With the launch of its 65 Estrella, Hydra Custom Boats has taken the title of the world’s largest center console, and in doing so, creates a new category of yacht all its own.
I meet the HCB 65 Estrella in Montauk, NY where I find a short window to slip the beast from its chains for a test. The captain is a young-looking man named Matt Huyges who deftly uses the boat’s ZF joystick to slide us out of a tight, shallow (maybe 4-feet deep) slip. I mistake him for a full-time company captain; I’m surprised to learn he was much more than that. Officially, he’s the director of technical sales; his role on the 65 is, in his words, “a little bit of everything and designing the hull bottom.”
“They let the naval architect run the boat up the coast?” I ask.
“This is our testing,” he explains. “I actually deliver all of our 53s to their owners, which is unusual. It’s well worth it because we spend between three and seven days with each owner. Some need that time more than others, but it’s a yacht; it has as many systems as some boats twice the size and we go through all of them with our customers.”
Gallery: HCB 65 Estrella
Just a few of the systems aboard include a watermaker, generator, Seakeeper, refrigerators literally everywhere, livewells and air conditioning at the helm. And then there’s the interior. With a record-setting eight-plus feet of headroom you forget you’re below the console and sunpad. The settee could easily seat a family of five; there’s a small galley for meal prep in a pinch and a double berth in a separate master stateroom forward. The head is sizeable, but the shower is really impressive. A rainforest shower head looks like it belongs in a luxury hotel suite.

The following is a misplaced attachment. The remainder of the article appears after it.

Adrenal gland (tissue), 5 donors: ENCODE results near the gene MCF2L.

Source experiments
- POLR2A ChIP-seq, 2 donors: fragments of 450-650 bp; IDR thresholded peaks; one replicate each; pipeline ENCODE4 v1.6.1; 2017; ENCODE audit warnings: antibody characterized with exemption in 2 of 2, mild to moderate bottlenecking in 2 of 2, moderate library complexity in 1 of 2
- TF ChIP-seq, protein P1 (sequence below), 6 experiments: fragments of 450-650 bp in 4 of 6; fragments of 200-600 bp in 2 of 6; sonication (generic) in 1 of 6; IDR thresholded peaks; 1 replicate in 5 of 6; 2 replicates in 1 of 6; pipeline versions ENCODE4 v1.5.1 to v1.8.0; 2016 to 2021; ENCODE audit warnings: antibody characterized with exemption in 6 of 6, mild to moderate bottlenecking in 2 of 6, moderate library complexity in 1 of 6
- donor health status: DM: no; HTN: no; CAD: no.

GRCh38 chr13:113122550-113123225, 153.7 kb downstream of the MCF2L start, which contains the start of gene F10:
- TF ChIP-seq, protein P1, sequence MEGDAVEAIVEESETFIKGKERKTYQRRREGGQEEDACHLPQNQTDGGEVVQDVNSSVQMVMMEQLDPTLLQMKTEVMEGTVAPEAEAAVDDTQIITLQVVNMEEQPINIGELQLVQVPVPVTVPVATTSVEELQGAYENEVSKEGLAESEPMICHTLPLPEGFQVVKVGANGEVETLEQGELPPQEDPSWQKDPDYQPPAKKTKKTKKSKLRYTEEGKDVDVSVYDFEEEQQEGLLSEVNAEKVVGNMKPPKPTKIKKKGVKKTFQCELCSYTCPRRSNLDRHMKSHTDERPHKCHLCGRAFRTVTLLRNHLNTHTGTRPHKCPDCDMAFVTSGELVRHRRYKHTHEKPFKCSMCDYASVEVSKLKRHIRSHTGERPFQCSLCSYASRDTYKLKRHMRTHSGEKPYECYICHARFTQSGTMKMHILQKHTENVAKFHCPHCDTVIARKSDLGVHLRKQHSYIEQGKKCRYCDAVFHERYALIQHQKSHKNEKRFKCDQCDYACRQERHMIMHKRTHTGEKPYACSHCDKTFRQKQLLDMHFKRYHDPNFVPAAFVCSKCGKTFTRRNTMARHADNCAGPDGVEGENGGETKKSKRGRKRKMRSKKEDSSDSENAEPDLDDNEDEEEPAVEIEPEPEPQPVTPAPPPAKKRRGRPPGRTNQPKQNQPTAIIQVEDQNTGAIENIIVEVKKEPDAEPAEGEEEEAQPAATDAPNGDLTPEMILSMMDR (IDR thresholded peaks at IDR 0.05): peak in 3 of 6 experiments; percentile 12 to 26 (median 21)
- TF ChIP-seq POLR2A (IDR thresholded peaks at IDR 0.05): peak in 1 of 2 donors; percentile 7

I noticed a pair of small hinges on the wall of salon. Huyges gives a small tug on and reveals a nice-sized Pullman berth. All total, the interior can sleep five.
But ok, that’s enough on the interior, back to the test. I was careful to review the sightlines around the boat at different rpm and turns. I was concerned that because of the LOA it might be hard to see the water in front of the boat. That quickly came to pass—I could see around the boat easily.
The ride was smooth, quiet (I measured 72 decibels at the helm and that was mostly wind noise) and sporty. Sporty, yet confidence-inspiring. In tight turns you never felt that the boat would slip and running the boat through its wake revealed pillow-soft landings.
The goal of the boat is to hit 52 knots. We were a couple knots shy of that during our test but with some prop tweaking from the team at Volvo Penta, which recently acquired Seven Marine, I have no doubt they’ll hit that number.
A smooth ride like that doesn’t happen by accident.
“We took this boat to Stevens Institute with a 6-foot scale model and ran it though a tow tank for seakeeping and bare-hull resistance testing,” says Huyges.
This extensive testing gave him the confidence to run the boat up along the coast from the Keys. “I took on 14 footers at one point at 42 miles per hour in the Out Islands. She handled it great.”
With world-record size and power, a thoroughly tested hull, and a motoryacht level of finish, this boat is going to make some serious waves at the Ft. Lauderdale show where she’ll debut to the masses.